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Nation to see partial eclipse of sun

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July 22,2009
A sequence of an eclipse. People in Seoul will see 80 percent of the eclipse at 10:50 a.m. today. [JoongAng Ilbo]

People will be on their feet in South Korea this morning to watch the first big space show of the 21st century - a near total eclipse of the sun.

The phenomenon will be first observed in India, with Nepal, Myanmar, Bangladesh, Bhutan, China and Korea to follow. Though Korea will only see a partial eclipse, many other parts of the world will see the sun totally blacked out. At the longest, the eclipse will last six minutes and 39 seconds.

CNN quoted MIT astronomer Richard Binzel as saying that “this eclipse has the potential to be observed by more people than any eclipse in all of history.” Binzel will be in Shanghai to witness the event.

The U.S. National Aeronautics and Space Administration and astronomers say the eclipse is a golden research opportunity. They are blanketing Asia to watch the event unfold. China, Japan and other countries are going to broadcast the eclipse and hold events so that the public can enjoy the space show.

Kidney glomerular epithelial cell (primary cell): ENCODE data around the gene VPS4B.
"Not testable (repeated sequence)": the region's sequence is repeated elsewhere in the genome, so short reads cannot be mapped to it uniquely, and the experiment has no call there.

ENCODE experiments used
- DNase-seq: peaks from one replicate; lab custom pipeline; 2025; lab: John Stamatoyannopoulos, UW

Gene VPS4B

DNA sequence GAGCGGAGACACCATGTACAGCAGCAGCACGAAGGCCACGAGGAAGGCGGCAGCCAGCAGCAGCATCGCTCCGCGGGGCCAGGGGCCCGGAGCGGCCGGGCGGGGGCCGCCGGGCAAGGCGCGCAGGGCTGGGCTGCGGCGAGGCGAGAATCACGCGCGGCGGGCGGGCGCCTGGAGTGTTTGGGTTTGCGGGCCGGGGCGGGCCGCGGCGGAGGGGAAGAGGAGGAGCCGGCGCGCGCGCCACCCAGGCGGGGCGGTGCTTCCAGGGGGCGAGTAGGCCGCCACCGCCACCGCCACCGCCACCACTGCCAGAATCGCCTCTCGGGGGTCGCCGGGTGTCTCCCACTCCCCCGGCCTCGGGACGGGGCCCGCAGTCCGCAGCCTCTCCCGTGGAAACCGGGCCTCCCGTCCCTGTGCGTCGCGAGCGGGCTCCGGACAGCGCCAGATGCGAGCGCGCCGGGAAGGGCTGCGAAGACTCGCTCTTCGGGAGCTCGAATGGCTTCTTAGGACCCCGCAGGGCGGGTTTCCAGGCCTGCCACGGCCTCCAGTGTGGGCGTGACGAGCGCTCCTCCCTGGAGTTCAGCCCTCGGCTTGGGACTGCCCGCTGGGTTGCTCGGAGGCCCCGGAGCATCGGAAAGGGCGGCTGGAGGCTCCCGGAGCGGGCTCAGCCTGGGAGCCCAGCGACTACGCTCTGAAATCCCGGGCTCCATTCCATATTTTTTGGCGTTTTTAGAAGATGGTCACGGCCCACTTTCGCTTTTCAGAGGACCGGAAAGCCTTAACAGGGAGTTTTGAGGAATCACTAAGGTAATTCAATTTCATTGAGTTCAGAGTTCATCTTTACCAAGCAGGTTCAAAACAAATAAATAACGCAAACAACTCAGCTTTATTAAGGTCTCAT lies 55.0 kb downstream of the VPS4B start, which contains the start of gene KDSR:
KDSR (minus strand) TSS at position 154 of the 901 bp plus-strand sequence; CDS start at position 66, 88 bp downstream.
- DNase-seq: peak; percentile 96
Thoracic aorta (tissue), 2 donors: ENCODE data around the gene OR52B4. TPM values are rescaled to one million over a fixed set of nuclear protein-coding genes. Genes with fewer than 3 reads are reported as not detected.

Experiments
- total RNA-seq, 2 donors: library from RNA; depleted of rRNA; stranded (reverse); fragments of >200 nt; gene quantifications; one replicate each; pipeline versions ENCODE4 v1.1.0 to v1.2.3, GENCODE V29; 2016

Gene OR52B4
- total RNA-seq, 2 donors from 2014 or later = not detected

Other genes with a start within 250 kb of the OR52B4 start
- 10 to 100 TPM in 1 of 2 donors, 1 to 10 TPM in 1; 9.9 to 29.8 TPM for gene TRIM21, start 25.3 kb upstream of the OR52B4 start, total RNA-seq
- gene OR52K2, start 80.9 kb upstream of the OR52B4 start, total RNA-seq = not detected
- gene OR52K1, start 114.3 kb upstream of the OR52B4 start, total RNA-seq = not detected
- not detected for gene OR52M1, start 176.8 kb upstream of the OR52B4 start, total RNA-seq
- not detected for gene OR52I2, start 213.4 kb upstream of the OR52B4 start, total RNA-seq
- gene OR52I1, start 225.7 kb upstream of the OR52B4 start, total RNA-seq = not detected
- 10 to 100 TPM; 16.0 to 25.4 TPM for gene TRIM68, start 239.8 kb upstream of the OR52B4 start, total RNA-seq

South Korean people will be able to observe a partial eclipse during which the moon will eventually cover about 80 percent of the sun. The starting time of the eclipse is 9:34 a.m. in Korea. The height of the partial eclipse here will be 10:50 a.m.

A number of events across the country will be held to give people an opportunity to watch the eclipse.

The National Science Museum in Daejeon will host an event for three hours beginning at 9:30 a.m. Astronomer Choi Dong-ryul, a researcher at the Daejeon Education and Science Research Institute, will talk about the eclipse and display the event in images from five telescopes.

Residents of the southern resort island of Jeju will be able to visit Jeju Starlight World Park and Planetarium in Jeju City at 9 a.m. and observe the event while viewing a space photos exhibition.

The Gyeonggi Institute of Science Education in Suwon, Gyeonggi, and the Gimhae Astronomical Observatory in Gimhae, South Gyeongsang, will also hold eclipse events.

In Seoul, the Nowon District Office will distribute sunglasses to people visiting the Seoul English Science Edu-Center in Nowon, in order to prevent visitors from harming their eyes while watching the eclipse. The district office is also going to install a large projector screen at the central plaza in front of the center to broadcast the eclipse in real-time for those who cannot make it to the center.


By Choi Hyung-kyu, Ha Hyun-ock [smartpower@joongang.co.kr]




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